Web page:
CONCLUSION: The majority of patients who sustained blunt chest injuries and were assessed as stable patients do not require CXR routinely. This study revealed that physicians in the local Emergency Department may be over-utilizing CXR for patients who have stable blunt chest trauma.

Keywords: Routine chest radiograph, stable blunt chest trauma


RESUMEN

OBJETIVO: Este estudio se propuso evaluar las características de rendimiento de test del juicio clínico, a la hora de evaluar pacientes con traumatismos contundentes torácicos estables, en comparación con la radiografía de tórax al determinar lesiones intra-torácicas significativas.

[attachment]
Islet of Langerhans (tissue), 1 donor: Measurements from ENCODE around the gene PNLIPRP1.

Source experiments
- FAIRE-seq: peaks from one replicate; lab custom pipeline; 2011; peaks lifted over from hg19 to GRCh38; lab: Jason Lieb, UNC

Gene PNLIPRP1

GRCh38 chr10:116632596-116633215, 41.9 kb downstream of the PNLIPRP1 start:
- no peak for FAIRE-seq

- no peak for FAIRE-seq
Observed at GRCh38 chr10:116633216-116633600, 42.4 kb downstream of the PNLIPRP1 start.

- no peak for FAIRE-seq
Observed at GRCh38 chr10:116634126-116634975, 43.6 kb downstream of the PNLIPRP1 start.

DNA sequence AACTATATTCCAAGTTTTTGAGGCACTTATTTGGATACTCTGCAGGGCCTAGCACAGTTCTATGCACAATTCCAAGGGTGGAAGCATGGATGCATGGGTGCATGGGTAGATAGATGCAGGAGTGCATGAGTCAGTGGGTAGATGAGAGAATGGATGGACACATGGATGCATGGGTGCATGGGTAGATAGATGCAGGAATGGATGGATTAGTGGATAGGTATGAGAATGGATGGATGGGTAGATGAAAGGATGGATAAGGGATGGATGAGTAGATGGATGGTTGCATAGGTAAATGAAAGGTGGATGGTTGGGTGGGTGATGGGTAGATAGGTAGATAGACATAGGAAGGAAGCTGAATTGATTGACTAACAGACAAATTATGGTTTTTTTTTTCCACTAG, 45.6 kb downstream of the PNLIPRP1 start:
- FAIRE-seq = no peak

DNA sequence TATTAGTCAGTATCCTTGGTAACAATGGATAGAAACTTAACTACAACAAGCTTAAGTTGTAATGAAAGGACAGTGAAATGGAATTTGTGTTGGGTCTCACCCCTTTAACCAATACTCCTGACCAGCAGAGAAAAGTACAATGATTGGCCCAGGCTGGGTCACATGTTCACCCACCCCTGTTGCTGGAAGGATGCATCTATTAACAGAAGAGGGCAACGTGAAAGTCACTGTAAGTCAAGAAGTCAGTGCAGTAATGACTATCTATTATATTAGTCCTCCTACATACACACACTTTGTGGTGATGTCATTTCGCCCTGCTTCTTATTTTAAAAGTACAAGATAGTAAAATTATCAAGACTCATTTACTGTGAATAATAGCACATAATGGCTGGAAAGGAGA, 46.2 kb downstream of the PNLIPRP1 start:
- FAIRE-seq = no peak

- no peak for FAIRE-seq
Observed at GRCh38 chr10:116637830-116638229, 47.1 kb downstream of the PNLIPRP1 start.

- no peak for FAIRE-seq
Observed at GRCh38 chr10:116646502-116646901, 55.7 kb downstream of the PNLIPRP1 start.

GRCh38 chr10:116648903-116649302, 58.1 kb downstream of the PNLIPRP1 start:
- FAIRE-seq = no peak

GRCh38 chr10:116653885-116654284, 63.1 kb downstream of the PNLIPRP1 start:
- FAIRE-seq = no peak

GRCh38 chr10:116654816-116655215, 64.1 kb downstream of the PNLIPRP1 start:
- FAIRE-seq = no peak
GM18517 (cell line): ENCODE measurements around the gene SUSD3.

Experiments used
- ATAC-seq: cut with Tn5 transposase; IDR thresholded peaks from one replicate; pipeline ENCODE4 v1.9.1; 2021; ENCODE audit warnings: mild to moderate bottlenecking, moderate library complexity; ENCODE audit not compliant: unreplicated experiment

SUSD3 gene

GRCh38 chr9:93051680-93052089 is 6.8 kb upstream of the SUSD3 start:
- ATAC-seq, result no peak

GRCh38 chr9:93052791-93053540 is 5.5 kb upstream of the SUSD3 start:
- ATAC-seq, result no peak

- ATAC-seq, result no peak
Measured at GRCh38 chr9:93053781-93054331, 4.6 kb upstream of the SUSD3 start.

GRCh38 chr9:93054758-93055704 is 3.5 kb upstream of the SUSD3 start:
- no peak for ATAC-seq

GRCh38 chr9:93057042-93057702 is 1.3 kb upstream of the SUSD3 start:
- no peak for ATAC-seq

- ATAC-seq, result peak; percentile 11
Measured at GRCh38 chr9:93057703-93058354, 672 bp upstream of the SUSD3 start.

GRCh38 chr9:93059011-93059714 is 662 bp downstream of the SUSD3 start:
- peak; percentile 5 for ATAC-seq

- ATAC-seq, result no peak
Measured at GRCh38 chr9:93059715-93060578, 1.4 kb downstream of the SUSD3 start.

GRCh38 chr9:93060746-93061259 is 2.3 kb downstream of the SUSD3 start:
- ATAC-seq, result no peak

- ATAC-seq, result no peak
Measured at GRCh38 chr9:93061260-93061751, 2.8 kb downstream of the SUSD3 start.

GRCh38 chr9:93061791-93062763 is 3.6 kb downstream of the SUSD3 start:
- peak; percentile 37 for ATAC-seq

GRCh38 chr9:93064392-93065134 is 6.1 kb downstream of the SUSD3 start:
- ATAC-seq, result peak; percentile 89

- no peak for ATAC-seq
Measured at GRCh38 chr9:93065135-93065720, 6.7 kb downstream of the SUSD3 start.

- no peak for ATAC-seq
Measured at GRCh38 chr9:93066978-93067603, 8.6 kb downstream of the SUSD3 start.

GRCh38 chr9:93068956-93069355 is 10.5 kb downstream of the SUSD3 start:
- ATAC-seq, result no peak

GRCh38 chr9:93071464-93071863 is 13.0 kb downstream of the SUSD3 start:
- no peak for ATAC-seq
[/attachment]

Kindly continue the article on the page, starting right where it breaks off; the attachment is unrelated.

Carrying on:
MÉTODOS: De forma prospectiva, fueron enrolados todos los pacientes adultos (mayores de 16 años) de quiénes se consideraba que habían tenido un trauma contundente torácico estable por un período de más de seis meses (1ero de mayo al 31 de octubre, 2009). Definimos a estos últimos como pacientes no entubados, normotensos (tensión arterial sistólica > 90 mm Hg) y sin hipoxia (saturación de oxígeno > 95% en el aire de la habitación). Los pacientes elegibles para el estudio fueron enviados a hacerse una radiografía torácica anteroposterior (AP), la cual fue entonces interpretada por el mismo radiólogo consultante a cargo de ese análisis durante todo el periodo de estudio. Tanto el test (juicio clínico) como el estatus de la enfermedad (rayos X del tórax) fueron asignados y correlacionados como medidas binarias. Se compararon las características de rendimiento del test, tales como la sensibilidad, la especificidad, el valor predictivo positivo, el valor predictivo negativo, las tasas de probabilidad diagnóstica del juicio clínico, con los hallazgos de los rayos X de tórax para la determinación de la lesión intra-torácica significativa.